“There’s a guy. I think he sees us. Better move out of the way. Wait. He’s running. RUN!” I shouted with urgency to my wife and our new friend. The next thing I knew, Victoria, Jerry, and I were embroiled in a high-speed pursuit through the overgrown grounds of an abandoned Soviet-era factory. Unfortunately, I was the only one wearing legitimate shoes: my fellow explorers were both donning flip flops – hardly the choicest footwear for careening through bushes, jumping over broken window panes, and avoiding rusting industrial fare.
The day had started normally for Victoria and I. We had woken up in our tiny one-bedroom apartment on Teryan Street, shared a breakfast of eggs, Armenian white cheese, fresh lavash, and tea with Jerry – a guy who had found us on Couchsurfing.com and was now crashing at our place – and spent some time gazing out the window. Below, on the Teryan-Aram intersection, a construction crew was gradually decimating some of the final remnants of the “old” Yerevan Kentron. A group of historic homes, overgrown with foliage and in various states of ruin, were being bulldozed to the ground to build a new thoroughfare linking Teryan to Zakyan Street.
Our guest, Jerry, was a laid-back fellow who was born in China, but raised in New York. He had a relaxed air about him, always with an easy smile on his face, and was evidently a fan of adventure. Jerry was riding his motorcycle from Beijing to Berlin: the next chapter in his life after running nightclub events in China’s burgeoning urban sprawl. Now, he was moving to Berlin, so why not ride a bloody motorcycle there? In any case, Victoria and I were more than happy to host Jerry for a few days at our place. As we watched a construction worker take a large, pneumatic drill to the remains of an old stone wall, Jerry asked me if I knew of any old, abandoned factories that we could explore. “Urbex?” I replied. “Hell yeah, I know a place.”
Yerevan must be one of the premier locations of old abandoned factories and decaying industrial realty in the world. All over Armenia’s cities sit gargantuan complexes of formerly-glorious-but-now-rusting industrial finery, a hallmark of Armenia’s long Soviet heritage. In many countries, old factory complexes are pulled down and replaced with glitzy skyscrapers and aged warehouses are redeveloped into funky hot spots full of trendy wine bars, expensive shops, and high-end residences. Vancouver’s Yaletown is a prime example: what was before a grungy warehouse district and terminal for train lines and lumber yards has become prime waterfront real estate and the home to Vancouver’s wealthiest and most pretentious tiny-dogs-in-handbags-and-huge-shades brigade. Not my favorite place to hang out.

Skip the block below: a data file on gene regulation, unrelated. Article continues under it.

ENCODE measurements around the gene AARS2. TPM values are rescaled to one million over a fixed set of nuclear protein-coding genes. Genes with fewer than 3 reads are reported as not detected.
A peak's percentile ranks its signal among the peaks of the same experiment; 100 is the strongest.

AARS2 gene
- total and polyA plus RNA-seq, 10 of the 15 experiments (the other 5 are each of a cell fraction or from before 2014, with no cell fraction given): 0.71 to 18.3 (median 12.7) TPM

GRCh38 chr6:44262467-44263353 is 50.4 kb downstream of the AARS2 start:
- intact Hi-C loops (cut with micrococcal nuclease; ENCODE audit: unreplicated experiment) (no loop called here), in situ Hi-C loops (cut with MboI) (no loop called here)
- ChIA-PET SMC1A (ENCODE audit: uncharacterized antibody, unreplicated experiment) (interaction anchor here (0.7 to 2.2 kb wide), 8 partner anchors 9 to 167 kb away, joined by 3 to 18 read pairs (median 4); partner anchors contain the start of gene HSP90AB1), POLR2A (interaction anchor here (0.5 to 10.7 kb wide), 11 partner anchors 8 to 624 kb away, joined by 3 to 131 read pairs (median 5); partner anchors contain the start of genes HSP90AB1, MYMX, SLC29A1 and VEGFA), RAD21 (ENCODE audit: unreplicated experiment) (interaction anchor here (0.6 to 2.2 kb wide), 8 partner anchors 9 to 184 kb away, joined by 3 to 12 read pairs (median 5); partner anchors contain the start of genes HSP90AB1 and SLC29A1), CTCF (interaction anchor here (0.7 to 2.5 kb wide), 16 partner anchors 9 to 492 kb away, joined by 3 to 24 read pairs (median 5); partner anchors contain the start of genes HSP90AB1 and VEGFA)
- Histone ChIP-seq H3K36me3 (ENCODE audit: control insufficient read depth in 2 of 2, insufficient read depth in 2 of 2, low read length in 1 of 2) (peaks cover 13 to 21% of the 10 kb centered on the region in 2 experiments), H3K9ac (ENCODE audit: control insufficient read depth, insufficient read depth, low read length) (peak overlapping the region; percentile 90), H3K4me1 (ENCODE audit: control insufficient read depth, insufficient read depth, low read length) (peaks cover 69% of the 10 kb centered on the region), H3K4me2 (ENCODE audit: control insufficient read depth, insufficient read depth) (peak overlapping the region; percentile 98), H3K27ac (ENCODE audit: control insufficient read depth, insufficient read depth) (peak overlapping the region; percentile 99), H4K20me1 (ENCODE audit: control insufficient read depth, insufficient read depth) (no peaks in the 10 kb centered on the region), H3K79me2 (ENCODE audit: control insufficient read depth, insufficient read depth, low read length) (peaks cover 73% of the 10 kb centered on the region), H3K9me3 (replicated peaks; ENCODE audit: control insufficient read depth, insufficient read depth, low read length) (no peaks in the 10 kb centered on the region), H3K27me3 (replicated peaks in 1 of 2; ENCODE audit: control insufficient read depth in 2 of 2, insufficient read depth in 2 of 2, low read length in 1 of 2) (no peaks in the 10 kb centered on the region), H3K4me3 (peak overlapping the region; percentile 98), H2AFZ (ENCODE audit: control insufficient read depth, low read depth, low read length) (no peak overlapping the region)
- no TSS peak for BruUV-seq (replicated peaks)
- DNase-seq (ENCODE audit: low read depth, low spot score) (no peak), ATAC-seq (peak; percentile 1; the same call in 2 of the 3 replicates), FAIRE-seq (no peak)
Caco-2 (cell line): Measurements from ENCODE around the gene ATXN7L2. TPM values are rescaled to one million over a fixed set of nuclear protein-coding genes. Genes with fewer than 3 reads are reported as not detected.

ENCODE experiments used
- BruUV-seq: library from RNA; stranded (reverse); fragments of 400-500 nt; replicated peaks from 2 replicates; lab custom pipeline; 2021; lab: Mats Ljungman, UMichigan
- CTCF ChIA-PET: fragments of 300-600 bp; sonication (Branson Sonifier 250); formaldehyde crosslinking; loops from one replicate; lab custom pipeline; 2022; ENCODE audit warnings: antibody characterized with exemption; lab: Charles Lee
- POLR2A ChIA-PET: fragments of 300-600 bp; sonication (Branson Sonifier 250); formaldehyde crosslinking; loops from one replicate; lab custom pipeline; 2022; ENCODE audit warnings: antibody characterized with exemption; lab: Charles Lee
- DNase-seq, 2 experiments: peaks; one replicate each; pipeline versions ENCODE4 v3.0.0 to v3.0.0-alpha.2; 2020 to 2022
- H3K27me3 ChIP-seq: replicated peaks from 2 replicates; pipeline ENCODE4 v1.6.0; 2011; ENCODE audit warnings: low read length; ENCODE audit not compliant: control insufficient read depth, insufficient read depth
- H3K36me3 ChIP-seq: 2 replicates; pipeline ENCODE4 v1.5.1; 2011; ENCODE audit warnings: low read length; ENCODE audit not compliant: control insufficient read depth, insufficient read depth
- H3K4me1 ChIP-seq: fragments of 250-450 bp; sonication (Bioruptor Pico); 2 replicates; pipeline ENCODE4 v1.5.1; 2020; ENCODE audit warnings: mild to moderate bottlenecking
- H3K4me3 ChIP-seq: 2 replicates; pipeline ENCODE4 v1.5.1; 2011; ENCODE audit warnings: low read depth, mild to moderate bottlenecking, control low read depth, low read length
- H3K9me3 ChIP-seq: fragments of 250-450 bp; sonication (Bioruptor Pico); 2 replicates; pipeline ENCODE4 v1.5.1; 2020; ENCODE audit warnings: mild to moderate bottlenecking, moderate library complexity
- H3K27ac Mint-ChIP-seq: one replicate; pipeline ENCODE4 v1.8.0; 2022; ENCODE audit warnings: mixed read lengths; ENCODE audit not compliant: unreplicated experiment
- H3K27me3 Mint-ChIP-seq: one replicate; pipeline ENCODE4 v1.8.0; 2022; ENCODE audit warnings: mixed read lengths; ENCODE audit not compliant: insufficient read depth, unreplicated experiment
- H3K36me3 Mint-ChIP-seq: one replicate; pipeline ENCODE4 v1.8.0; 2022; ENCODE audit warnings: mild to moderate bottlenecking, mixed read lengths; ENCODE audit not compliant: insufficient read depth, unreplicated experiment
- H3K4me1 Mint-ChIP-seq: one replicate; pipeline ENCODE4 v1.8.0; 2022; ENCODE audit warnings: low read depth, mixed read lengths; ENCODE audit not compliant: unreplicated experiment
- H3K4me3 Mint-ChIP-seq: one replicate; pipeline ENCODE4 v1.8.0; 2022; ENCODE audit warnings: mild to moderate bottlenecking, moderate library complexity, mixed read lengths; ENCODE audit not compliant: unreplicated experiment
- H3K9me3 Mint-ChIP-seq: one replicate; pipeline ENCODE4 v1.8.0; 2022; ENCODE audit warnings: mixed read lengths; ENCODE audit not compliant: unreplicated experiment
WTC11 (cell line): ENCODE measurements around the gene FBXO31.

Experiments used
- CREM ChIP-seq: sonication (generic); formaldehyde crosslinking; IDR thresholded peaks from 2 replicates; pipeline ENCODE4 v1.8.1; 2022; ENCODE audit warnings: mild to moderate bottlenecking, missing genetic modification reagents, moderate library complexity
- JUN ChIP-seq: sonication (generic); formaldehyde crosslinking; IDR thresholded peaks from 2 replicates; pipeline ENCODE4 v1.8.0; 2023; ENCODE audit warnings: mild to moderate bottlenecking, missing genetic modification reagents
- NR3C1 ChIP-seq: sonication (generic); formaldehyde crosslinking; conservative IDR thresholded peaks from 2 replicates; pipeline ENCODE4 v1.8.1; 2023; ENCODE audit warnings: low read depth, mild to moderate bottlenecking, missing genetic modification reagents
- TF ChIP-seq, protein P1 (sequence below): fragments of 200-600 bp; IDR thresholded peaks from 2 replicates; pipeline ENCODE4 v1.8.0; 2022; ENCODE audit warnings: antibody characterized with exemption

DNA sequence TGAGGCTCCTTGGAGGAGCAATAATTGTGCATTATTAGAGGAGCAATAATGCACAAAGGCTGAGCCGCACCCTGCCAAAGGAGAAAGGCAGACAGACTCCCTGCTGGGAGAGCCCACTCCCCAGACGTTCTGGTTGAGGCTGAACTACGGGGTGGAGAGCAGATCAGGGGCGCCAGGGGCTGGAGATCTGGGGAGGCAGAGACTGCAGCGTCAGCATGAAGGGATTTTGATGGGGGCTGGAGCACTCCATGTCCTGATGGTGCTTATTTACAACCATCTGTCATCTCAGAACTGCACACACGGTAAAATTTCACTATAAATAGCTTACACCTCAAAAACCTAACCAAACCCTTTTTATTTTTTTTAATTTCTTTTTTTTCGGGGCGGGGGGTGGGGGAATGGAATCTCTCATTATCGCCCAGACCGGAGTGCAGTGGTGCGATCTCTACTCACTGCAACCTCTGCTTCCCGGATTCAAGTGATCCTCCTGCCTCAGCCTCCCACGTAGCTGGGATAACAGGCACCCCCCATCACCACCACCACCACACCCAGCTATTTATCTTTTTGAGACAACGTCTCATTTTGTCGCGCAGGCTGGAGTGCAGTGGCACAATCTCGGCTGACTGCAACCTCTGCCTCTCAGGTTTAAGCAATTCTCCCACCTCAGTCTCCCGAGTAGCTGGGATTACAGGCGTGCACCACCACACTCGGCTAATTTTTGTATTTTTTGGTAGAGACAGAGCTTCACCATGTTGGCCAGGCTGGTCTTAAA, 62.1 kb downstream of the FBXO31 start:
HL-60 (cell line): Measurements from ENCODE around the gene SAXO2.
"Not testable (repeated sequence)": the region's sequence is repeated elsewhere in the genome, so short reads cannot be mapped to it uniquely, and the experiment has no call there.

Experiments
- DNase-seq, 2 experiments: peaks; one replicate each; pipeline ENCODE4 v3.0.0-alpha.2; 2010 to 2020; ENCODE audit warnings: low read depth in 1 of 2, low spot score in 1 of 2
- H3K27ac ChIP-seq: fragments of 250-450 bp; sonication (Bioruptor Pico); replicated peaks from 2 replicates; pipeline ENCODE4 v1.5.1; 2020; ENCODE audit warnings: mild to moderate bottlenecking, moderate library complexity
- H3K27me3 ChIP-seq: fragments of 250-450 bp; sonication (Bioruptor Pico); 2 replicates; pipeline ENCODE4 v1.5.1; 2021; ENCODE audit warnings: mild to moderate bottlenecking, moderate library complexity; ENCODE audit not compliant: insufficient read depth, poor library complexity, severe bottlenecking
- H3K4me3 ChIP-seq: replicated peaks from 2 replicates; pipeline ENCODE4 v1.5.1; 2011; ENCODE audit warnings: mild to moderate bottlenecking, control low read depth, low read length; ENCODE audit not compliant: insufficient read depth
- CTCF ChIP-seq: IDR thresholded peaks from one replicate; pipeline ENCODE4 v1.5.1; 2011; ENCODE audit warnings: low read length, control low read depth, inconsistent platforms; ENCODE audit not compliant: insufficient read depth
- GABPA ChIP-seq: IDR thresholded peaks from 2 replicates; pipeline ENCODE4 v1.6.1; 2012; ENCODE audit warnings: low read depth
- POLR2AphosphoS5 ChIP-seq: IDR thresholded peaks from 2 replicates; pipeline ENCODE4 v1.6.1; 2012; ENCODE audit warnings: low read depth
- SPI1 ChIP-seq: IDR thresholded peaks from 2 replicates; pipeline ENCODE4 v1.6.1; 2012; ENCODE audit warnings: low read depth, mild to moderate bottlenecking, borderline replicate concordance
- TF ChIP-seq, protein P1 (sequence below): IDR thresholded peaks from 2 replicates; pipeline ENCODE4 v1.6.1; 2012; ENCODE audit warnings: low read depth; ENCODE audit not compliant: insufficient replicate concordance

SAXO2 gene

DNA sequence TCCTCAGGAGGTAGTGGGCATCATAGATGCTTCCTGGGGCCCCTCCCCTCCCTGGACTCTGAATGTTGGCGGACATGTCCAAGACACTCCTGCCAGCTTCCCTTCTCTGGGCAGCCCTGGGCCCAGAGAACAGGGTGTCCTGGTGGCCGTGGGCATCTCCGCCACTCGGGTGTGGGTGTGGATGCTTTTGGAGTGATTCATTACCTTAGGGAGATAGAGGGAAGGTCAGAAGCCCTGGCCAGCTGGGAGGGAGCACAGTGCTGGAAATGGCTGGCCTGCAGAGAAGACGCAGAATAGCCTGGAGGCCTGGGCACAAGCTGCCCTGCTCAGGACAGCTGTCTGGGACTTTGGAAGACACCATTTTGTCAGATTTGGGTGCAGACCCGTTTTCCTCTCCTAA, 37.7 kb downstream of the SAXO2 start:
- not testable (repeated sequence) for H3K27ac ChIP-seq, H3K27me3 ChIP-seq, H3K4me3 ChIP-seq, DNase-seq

But in Yerevan, the old stuff still exists – and I knew the perfect place to take Jerry for some good-old urban exploration. I don’t travel by Yerevan’s metro system often, but every time I pass by Tigran Mets station going south, my eyes immediately turn to what looks like a factory complex that sits close to the metro line. Everything a budding Urbex enthusiast would want is there: an old network of railway tracks, external ladders leading up to cast iron rooftops, walkways and water towers, grimy multi-pane windows, and overgrown grounds once fit for welcoming huge haulage trucks full of whatever – all encompassed in a bloody massive building, finished in Armenia’s iconic pink stone.
If this particular complex was in the western world, it would have long since been redeveloped into a world-class “urban village.” But in Yerevan, it sits in ruin. Jerry, Victoria and I finish our breakfast and set out.
An hour later, we’re sitting crouched in a group of bushes on the factory grounds. The place is deserted and lacking any “no entry” signs. It’s just a giant, decaying factory built in an enormous U-shape, with an arched entrance large enough for long-distance trucks to pass through at the top of the U and expansive open space in the center. In Vancouver, this place would have already been converted into a multi-level mall, filled with coffee shops, funky boutiques selling organic soap, and some unaffordable apartments. But here we sat, in the middle of this gem of a building that was gradually falling apart, with no sign of repair.